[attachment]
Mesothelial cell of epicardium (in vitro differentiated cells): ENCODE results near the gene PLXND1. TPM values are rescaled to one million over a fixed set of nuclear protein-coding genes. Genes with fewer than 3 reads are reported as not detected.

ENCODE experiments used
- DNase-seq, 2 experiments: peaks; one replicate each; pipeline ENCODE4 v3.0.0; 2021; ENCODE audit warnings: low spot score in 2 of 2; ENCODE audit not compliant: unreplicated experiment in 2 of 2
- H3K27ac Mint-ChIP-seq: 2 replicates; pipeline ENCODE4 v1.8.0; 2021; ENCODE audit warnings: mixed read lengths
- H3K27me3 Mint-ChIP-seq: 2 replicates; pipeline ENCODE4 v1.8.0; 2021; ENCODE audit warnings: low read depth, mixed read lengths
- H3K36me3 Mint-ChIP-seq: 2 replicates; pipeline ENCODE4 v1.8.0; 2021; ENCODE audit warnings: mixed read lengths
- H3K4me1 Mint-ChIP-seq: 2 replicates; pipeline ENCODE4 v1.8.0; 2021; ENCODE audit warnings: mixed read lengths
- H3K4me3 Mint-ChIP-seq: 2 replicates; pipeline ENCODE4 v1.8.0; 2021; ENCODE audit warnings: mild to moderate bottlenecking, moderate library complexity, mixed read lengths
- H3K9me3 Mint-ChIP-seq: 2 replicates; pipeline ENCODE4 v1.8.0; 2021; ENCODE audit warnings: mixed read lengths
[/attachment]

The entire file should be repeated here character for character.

Mesothelial cell of epicardium (in vitro differentiated cells): ENCODE results near the gene PLXND1. TPM values are rescaled to one million over a fixed set of nuclear protein-coding genes. Genes with fewer than 3 reads are reported as not detected.

ENCODE experiments used
- DNase-seq, 2 experiments: peaks; one replicate each; pipeline ENCODE4 v3.0.0; 2021; ENCODE audit warnings: low spot score in 2 of 2; ENCODE audit not compliant: unreplicated experiment in 2 of 2
- H3K27ac Mint-ChIP-seq: 2 replicates; pipeline ENCODE4 v1.8.0; 2021; ENCODE audit warnings: mixed read lengths
- H3K27me3 Mint-ChIP-seq: 2 replicates; pipeline ENCODE4 v1.8.0; 2021; ENCODE audit warnings: low read depth, mixed read lengths
- H3K36me3 Mint-ChIP-seq: 2 replicates; pipeline ENCODE4 v1.8.0; 2021; ENCODE audit warnings: mixed read lengths
- H3K4me1 Mint-ChIP-seq: 2 replicates; pipeline ENCODE4 v1.8.0; 2021; ENCODE audit warnings: mixed read lengths
- H3K4me3 Mint-ChIP-seq: 2 replicates; pipeline ENCODE4 v1.8.0; 2021; ENCODE audit warnings: mild to moderate bottlenecking, moderate library complexity, mixed read lengths
- H3K9me3 Mint-ChIP-seq: 2 replicates; pipeline ENCODE4 v1.8.0; 2021; ENCODE audit warnings: mixed read lengths